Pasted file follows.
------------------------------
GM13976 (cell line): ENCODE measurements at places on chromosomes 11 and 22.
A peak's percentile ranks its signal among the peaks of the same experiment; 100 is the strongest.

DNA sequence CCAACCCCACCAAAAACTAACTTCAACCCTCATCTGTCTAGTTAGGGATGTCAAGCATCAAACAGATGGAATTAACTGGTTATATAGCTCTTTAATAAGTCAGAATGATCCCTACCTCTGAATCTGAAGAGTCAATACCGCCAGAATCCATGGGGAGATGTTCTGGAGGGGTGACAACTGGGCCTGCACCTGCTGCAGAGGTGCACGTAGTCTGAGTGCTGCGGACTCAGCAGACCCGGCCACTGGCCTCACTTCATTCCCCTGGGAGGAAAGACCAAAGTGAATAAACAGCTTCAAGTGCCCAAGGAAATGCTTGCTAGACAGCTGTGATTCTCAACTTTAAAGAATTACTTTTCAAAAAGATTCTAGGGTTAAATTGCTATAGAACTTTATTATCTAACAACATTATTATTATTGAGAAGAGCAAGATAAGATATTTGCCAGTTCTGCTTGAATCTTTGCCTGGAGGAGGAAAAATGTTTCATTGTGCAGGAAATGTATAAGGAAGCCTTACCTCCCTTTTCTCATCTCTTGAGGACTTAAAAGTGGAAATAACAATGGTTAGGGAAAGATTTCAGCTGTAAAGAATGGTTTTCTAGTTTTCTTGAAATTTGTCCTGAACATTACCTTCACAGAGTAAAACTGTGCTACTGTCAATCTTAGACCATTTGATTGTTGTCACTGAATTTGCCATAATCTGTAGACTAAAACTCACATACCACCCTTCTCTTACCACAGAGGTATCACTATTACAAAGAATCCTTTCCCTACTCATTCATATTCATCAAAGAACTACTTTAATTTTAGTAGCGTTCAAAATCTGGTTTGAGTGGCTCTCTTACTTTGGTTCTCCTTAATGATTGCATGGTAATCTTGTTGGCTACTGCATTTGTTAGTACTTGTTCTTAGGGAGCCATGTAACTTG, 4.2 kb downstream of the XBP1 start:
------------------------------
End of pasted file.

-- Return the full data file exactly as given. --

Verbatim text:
GM13976 (cell line): ENCODE measurements at places on chromosomes 11 and 22.
A peak's percentile ranks its signal among the peaks of the same experiment; 100 is the strongest.

DNA sequence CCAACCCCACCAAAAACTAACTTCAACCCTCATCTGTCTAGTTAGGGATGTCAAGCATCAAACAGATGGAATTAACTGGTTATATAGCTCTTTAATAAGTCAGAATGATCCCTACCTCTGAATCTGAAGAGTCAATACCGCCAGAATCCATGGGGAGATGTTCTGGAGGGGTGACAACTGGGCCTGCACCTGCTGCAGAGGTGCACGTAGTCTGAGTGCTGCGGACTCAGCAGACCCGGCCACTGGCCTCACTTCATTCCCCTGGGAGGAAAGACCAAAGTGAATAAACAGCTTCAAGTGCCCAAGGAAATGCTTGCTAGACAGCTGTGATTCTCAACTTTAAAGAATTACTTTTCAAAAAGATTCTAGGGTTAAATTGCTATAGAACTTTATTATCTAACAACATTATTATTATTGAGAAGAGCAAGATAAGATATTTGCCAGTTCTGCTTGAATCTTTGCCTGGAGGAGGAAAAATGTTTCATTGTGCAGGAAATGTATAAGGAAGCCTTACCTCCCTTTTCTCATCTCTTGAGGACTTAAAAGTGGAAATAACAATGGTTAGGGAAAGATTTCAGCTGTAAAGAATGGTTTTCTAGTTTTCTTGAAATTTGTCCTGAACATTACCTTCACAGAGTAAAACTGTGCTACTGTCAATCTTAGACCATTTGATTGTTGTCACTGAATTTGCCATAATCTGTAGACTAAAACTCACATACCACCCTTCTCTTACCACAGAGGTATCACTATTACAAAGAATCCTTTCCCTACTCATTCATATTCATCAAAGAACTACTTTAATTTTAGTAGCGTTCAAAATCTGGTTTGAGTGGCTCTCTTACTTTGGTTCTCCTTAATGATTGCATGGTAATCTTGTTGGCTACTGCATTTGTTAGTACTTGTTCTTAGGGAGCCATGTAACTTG, 4.2 kb downstream of the XBP1 start: